I bought OS/2 3.0 Warp and the 4.0 Merlin and it always worked like a charm. I seriously liked OS/2 much better than anything else. So when I had the opportunity to buy a PC through my work it was obvious what I would need to get, right? An IBM Aptiva. That would be an ultimate, the thing to get for OS/2. Because obviously an IBM OS will definitely run on IBM hardware, right?
Context: this was at the prime of my OS/2 endeavors. I could optimize and write a config.sys file from mind if I had to, I knew what drivers to use, which to skip, what each command did. Memory optimization? Easy. Bootstrapping a *single* floppy disk to get an OS/2 commandline? Hard, yet not impossible (try it, you'd normally get multiple disks to boot with).
It took me one whole weekend, dozens of phonecalls to the IBM support line, and the conclusion was simple: IBM did not care about OS/2 for their own hardware. And with that I mean not at all. It did not work, no matter what I tried. Even they told me that this wasn't going to work. Compaq out of all brands did care. Compaq, the brand which tried extremely hard to appeal to the general customer by making their hardware "easy" to use and also "easy" to customize (comparable to Dell a bit) didn't only target Microsoft and Windows. Noooo.... When I eventually ditched my IBM I got myself a Compaq and I also purchased an extra set of drivers and installation media (3 boxes of 3.5 floppy disks, approx. 37 in total) and guess what? Next to a full Windows 3.11 installation plus a different program manager and dozens of drivers it also included several disks with OS/2 drivers. I removed Windows and installed OS/2 that very same evening.
Compaq... which often advertised that they made Windows easier. And also delivered OS/2 drivers for their harware...
IBM, which made OS/2 also made hardware, never even bothered to provide OS/2 drivers for their own PC's. Not even if you asked them.
Does that look like a company which cared?
IBM was its own enemy sometimes.
Muppet is too friendly.
Morons like that also ruin it for the serious IT staffers, because there will be employers who may start worrying about all this. The classic "can you really trust the IT department?" and that could have its affect an plenty of others.
"Win10 isn't popular in terms of "liked", but unlike codeplex it's unavoidable."
I'm still running Windows 7, so how did that happen?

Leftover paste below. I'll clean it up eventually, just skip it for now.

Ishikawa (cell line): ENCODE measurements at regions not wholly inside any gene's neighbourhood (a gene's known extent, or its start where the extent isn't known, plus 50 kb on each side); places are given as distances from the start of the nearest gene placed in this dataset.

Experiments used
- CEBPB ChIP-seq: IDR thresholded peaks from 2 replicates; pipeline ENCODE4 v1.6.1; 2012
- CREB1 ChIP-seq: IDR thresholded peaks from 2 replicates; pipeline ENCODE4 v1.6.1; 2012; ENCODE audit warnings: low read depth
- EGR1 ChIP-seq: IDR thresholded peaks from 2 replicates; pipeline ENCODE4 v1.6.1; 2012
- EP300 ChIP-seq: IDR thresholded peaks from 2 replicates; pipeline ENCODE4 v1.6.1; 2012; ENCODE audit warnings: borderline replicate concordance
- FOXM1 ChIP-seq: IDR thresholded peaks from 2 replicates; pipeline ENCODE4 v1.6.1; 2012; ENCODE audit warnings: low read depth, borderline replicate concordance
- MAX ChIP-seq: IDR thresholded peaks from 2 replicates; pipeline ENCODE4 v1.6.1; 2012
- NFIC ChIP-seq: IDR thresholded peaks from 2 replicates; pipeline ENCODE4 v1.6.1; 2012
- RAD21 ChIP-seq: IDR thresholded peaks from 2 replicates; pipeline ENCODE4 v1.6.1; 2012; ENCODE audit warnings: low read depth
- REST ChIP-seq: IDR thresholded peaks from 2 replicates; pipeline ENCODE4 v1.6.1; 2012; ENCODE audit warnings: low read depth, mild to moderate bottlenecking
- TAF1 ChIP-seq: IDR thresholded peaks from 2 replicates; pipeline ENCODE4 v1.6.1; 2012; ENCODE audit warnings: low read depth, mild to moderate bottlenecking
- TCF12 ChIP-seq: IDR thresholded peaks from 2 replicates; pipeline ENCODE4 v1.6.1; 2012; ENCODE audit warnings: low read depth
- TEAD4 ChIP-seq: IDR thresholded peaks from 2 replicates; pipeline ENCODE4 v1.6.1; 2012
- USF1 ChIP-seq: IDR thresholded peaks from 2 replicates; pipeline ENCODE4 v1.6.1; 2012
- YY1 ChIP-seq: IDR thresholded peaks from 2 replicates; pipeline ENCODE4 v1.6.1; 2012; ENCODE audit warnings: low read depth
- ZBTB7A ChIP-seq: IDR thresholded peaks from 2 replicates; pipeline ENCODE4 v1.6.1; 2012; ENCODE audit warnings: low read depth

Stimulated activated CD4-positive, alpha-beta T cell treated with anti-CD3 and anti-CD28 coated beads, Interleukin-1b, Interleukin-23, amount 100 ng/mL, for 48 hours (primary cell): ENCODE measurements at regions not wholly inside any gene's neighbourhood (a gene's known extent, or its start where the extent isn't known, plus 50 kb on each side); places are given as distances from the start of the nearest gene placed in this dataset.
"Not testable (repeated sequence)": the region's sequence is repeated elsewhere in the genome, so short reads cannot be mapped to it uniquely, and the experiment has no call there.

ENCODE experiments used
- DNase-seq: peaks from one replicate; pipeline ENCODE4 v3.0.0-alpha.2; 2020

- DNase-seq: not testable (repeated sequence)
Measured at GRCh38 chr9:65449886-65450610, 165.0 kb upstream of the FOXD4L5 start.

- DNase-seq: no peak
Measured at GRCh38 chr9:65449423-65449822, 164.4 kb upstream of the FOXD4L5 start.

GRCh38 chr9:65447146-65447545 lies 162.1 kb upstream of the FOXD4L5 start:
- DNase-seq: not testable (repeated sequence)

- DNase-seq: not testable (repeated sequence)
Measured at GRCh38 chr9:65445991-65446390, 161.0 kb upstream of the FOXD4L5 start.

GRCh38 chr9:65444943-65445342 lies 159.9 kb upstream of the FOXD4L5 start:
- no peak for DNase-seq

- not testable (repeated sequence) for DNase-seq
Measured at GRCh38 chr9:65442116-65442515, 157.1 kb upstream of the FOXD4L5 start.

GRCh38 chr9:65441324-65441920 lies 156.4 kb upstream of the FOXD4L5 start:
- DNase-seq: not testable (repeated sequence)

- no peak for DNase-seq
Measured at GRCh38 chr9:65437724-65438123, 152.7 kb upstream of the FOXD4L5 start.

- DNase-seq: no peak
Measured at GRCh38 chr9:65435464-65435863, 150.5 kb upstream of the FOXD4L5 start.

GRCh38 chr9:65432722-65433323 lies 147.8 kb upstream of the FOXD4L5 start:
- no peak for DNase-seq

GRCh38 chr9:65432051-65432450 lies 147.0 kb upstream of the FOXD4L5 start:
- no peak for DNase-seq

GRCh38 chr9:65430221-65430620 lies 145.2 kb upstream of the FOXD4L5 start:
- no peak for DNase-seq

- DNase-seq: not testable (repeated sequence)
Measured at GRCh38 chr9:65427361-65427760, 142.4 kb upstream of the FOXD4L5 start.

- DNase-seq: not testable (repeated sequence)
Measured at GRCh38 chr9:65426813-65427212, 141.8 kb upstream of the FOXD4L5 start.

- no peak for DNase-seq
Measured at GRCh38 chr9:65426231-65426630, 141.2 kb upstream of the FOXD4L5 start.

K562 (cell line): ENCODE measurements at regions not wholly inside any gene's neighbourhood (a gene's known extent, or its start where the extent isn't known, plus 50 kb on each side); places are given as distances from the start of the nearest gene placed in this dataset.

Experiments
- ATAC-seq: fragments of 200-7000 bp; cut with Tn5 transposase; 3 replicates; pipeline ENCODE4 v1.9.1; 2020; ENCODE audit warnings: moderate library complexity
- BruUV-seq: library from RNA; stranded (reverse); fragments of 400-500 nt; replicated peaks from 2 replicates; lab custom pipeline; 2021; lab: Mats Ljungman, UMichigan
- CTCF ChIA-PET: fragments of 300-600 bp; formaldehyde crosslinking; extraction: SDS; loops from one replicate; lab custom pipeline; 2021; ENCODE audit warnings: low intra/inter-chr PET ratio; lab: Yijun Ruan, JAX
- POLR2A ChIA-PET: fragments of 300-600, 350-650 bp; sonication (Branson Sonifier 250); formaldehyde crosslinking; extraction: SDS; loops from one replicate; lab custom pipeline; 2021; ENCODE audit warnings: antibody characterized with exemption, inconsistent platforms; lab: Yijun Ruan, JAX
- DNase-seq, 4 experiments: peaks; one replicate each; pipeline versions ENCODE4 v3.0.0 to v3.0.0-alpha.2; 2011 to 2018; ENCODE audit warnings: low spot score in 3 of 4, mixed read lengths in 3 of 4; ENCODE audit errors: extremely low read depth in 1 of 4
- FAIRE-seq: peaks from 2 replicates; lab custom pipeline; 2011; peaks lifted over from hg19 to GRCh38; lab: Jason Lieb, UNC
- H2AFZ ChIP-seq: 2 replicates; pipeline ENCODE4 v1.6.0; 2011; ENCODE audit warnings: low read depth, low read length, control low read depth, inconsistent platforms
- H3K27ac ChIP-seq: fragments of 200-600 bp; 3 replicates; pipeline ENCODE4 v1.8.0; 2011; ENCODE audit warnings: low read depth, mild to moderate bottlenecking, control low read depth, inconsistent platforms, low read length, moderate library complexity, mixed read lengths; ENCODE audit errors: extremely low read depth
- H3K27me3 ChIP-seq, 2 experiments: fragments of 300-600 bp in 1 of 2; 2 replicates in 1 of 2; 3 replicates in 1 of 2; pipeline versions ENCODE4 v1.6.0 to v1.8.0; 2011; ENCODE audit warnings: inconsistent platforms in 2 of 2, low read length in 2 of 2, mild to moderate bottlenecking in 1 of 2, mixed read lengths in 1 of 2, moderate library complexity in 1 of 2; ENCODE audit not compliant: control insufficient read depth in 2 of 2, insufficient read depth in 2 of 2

And when support for Windows 7 eventually drops I can move to Linux, BSD, or even get myself an Apple. So, uhm, unavoidable how?
This was a good one and I fully support the idea!
Please blurr out more stories about stuff I don't like reading about anyway, it makes the world a better place :)
I want to thank the Register team for bringing this to the attention of the people outside of the Drupal communities. Because it seems to me that this outside media attention is definitely starting quite an uproar and in my opinion rightfully so.
Personally I am somewhat surprised in how a so called "free" and "open" community as Drupal claims to be is now desperately trying their best at damage control. Yet not the kind one would expect from an open source project, no, the kind you'd expect from a big IT company which only sees a danger to their revenue and couldn't care less about the rest.
Maybe I'm ranting, I can't rule that out, but how else do you explain official comments which basically don't go much deeper then Stay for community. I quote (I kid you not!): "This seems like the perfect time for a singing, dancing, spandexed pageant about the Drupal community.".
And the worst part: "Do you think Larry was punished for thoughtcrime? Pitch in and help build a system where the next Larry can’t be treated that way. Do you think Dries and the DA deserve our trust in their decision? Join up and help make sure the next iteration preserves the strength of independent leadership.".
So basically, how I perceive this, is them saying "whatever you might think be sure to stay and/or join the community". Let's stop caring about Larry and instead put your effort into trying to prevent this from happening to the next Larry! And if you try hard enough then who knows: maybe you can be in the spotlight to play the role as the next Larry.
I think people seem to forget there's a whole company behind Drupal. And companies don't care about communities, companies care about revenue. And let's be honest: this backlash can have its affect on that, and that will scare them to no end.
Moments like these I am a very proud Register reader. Biting the hand that feeds IT.
Once again: thanks Reg for posting and informing us about this while also making sure we go to see both sides of this story so that we could make up our own mind.
Very well said, and don't forget feminists. I don't want to stir up a fire here but the extremists within those areas also have a tendency of proclaiming their believes as "right" and everyone who disagrees with them and speaks up is per definition guilty of harassment (at least that's the impression I constantly get).
Still... Salem... Not so much, I think this is more about a growing display of intolerance for other people's believes which we're seeing, and it's something which somewhat worries me from time to time.
Many people will agree that the dictators of the past (the likes of Stalin, Hitler, Hoessein) are bad news, yet many will easily stoop to their habits for themselves. I'm not talking genocide and all that monstrosity of course, but about spreading a sheer display of intolerance for any other opinion but your own.